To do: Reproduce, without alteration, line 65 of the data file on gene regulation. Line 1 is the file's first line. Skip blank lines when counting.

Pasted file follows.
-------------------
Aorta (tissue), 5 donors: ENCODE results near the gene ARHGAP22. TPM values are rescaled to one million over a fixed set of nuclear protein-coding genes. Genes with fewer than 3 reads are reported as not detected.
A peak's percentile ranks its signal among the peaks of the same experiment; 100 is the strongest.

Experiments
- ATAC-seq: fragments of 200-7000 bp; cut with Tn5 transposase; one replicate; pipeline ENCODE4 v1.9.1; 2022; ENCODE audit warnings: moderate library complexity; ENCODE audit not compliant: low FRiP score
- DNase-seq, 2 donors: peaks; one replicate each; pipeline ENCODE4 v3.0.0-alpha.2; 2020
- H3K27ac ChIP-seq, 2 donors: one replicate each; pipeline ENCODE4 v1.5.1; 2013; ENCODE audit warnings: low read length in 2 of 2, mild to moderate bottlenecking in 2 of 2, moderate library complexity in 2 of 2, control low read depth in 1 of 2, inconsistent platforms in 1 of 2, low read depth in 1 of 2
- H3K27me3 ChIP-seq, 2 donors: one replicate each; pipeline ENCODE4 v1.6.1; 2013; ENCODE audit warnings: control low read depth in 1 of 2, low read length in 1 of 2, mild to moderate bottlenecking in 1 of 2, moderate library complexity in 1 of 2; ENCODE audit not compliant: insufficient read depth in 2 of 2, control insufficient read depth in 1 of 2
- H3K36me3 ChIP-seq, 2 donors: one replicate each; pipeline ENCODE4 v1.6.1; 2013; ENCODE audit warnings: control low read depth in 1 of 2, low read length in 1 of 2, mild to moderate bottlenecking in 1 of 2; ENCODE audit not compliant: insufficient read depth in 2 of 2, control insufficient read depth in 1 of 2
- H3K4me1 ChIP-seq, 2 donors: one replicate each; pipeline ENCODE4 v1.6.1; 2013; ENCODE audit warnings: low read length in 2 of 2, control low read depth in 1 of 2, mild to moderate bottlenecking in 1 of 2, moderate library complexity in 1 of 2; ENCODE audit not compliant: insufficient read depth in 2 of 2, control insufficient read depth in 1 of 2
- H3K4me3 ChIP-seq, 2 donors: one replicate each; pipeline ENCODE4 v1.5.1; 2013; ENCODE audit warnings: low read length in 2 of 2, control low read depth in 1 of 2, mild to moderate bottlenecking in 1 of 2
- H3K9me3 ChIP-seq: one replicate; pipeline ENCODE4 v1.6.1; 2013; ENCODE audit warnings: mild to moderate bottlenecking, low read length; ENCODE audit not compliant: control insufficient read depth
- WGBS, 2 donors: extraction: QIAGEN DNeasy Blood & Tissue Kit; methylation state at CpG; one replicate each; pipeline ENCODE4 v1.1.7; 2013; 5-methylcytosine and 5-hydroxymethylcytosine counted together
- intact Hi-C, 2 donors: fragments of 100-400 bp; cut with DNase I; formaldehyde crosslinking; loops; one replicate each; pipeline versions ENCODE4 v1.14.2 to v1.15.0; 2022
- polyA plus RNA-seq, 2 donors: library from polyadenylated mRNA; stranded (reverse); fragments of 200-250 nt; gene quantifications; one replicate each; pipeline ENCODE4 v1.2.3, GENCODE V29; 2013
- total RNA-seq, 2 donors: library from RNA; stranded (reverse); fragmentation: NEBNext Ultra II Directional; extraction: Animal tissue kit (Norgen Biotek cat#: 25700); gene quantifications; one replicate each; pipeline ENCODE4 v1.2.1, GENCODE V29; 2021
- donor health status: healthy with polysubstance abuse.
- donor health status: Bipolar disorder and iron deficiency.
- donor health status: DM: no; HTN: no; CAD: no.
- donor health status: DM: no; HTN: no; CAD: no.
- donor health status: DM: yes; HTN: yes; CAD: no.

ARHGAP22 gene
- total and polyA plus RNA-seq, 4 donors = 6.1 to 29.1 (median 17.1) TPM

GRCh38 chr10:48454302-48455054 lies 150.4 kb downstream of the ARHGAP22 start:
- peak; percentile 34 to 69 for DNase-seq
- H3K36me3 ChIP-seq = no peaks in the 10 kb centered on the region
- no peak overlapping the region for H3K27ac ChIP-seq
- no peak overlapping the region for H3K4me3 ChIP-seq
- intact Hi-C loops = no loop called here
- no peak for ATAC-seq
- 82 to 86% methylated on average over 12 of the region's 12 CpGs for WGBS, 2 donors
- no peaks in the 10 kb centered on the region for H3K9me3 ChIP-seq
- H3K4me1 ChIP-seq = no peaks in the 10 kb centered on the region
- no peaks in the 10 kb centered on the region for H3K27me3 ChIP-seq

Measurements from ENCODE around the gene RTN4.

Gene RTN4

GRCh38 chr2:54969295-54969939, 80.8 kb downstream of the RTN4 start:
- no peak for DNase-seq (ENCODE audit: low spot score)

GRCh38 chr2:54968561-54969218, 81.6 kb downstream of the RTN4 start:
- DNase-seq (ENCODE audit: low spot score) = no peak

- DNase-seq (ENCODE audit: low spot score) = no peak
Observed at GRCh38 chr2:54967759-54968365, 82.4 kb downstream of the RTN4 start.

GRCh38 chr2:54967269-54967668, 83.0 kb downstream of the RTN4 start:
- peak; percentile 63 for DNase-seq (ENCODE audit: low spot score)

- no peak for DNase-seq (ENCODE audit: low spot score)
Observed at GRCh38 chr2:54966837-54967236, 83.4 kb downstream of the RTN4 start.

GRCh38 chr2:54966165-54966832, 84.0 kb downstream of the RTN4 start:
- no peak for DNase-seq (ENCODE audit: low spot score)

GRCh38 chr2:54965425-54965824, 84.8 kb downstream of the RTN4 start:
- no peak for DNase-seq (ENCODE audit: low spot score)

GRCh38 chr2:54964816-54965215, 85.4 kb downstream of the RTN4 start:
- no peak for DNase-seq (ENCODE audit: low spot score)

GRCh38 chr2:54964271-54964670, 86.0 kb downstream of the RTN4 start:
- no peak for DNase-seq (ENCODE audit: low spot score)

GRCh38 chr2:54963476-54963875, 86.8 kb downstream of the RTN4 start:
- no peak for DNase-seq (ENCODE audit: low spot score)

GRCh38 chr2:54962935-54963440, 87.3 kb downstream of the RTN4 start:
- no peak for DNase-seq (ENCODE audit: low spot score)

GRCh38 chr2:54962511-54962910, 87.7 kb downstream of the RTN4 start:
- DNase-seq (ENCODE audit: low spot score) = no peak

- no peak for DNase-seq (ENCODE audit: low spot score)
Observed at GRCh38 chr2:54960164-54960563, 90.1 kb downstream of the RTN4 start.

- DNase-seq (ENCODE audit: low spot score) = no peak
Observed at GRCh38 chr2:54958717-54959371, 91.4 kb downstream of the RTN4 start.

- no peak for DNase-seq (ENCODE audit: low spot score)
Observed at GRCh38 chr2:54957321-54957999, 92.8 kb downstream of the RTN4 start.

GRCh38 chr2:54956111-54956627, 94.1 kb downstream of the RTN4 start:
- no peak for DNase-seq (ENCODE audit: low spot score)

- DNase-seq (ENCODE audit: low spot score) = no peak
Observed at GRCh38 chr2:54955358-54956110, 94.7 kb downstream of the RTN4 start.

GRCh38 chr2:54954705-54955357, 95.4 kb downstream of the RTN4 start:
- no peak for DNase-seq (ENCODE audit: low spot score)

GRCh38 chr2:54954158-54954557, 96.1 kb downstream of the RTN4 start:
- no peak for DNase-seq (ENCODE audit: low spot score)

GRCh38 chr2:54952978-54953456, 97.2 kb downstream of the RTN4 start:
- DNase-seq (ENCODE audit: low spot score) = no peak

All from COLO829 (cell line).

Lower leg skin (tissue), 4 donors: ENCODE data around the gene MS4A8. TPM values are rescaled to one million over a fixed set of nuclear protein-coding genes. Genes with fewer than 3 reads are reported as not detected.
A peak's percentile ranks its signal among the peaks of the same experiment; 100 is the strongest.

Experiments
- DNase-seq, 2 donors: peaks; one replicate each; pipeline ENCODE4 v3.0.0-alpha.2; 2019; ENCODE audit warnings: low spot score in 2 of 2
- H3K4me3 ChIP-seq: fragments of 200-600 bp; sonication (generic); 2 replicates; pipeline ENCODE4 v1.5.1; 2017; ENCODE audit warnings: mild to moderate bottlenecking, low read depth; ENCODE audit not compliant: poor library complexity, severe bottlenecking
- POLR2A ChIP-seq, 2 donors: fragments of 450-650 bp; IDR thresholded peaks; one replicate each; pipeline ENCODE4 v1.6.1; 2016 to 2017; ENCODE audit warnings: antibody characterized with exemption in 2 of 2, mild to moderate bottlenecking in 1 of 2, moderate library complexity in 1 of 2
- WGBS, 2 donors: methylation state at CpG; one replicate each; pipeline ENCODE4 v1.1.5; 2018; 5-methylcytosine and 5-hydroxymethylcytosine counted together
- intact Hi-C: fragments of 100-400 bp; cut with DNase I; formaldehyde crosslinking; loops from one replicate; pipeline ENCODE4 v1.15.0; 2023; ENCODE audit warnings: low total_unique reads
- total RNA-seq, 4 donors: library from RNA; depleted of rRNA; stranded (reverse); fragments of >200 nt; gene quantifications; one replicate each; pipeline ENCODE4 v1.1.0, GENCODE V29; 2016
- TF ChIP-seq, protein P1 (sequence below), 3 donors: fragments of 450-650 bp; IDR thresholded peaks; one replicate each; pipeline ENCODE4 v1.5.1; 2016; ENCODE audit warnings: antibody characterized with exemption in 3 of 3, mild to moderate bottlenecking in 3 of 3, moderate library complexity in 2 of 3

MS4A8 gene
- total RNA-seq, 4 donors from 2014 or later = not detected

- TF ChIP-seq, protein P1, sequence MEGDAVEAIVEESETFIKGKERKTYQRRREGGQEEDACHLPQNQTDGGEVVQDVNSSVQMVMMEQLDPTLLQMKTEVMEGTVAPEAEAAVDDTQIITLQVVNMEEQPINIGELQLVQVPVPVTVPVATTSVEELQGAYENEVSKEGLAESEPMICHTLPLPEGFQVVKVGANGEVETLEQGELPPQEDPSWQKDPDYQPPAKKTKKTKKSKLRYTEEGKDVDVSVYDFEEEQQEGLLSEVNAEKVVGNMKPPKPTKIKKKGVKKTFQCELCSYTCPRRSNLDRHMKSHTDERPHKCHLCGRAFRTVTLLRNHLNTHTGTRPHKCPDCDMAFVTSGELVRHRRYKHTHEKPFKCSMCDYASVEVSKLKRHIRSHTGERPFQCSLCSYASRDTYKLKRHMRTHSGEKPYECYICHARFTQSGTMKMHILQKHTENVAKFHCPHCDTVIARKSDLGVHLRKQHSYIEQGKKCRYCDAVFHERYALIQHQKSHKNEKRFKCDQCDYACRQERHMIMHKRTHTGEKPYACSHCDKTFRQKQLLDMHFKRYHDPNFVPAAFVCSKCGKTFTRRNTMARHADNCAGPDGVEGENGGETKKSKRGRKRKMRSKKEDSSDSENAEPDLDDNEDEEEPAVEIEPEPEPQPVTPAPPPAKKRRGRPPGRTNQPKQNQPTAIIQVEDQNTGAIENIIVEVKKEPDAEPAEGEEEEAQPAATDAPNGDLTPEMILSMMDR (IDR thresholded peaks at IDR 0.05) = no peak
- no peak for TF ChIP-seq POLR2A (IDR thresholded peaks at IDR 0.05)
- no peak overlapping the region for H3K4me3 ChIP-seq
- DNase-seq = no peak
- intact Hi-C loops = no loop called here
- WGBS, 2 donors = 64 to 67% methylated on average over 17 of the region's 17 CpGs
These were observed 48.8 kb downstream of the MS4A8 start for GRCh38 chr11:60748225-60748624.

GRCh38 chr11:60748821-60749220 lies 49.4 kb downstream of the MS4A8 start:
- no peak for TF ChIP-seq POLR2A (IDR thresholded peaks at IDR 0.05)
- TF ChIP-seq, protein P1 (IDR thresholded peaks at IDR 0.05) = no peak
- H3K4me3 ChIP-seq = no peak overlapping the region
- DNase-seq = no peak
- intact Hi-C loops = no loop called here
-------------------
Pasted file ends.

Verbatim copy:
Observed at GRCh38 chr2:54957321-54957999, 92.8 kb downstream of the RTN4 start.